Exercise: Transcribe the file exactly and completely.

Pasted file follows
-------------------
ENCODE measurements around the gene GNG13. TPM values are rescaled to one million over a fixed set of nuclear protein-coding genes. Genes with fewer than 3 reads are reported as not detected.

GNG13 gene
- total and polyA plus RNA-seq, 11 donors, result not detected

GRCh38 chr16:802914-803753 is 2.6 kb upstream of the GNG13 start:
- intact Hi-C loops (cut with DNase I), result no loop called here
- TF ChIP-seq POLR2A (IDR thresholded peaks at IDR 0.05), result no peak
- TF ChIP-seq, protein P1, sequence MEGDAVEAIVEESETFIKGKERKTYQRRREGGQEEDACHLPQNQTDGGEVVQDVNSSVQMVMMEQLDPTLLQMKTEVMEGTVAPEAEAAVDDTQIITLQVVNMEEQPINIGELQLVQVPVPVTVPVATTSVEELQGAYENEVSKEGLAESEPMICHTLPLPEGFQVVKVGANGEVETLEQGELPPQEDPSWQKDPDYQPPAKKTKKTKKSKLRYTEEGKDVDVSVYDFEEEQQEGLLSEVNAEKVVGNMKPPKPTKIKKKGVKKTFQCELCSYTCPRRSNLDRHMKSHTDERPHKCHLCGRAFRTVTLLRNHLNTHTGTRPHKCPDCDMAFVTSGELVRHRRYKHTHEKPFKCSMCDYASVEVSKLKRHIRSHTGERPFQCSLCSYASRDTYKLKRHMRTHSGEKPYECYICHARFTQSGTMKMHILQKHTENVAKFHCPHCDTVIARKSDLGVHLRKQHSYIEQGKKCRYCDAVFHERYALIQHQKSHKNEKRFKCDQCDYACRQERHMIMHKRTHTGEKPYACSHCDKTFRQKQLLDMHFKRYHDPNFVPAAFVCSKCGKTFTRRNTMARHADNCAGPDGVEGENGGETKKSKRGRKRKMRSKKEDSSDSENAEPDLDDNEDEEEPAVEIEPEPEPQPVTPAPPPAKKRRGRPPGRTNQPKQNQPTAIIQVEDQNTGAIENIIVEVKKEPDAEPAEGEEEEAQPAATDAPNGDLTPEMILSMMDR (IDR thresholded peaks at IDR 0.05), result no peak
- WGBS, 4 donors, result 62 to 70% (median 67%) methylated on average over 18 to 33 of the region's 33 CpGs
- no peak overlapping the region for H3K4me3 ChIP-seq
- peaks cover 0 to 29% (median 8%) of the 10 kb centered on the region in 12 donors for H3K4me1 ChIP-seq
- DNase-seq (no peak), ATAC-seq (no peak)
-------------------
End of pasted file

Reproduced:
ENCODE measurements around the gene GNG13. TPM values are rescaled to one million over a fixed set of nuclear protein-coding genes. Genes with fewer than 3 reads are reported as not detected.

GNG13 gene
- total and polyA plus RNA-seq, 11 donors, result not detected

GRCh38 chr16:802914-803753 is 2.6 kb upstream of the GNG13 start:
- intact Hi-C loops (cut with DNase I), result no loop called here
- TF ChIP-seq POLR2A (IDR thresholded peaks at IDR 0.05), result no peak
- TF ChIP-seq, protein P1, sequence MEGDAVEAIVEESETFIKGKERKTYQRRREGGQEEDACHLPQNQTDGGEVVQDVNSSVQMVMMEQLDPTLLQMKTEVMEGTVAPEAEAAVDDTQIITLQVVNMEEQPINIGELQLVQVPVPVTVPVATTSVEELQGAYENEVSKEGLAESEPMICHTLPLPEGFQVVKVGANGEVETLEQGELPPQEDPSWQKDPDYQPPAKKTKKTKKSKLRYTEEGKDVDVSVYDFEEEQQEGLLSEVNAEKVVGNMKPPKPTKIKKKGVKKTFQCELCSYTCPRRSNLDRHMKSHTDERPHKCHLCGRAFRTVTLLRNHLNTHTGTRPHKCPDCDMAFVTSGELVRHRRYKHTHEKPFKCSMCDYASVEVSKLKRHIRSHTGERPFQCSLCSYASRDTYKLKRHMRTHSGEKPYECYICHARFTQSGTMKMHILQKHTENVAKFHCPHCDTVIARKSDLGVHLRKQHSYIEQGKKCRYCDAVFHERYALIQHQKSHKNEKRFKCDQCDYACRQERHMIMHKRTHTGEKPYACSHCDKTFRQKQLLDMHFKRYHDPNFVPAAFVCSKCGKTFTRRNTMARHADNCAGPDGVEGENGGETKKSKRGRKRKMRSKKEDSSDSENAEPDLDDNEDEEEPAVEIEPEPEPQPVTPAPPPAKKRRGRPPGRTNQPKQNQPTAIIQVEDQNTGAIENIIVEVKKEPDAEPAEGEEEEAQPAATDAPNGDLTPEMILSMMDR (IDR thresholded peaks at IDR 0.05), result no peak
- WGBS, 4 donors, result 62 to 70% (median 67%) methylated on average over 18 to 33 of the region's 33 CpGs
- no peak overlapping the region for H3K4me3 ChIP-seq
- peaks cover 0 to 29% (median 8%) of the 10 kb centered on the region in 12 donors for H3K4me1 ChIP-seq
- DNase-seq (no peak), ATAC-seq (no peak)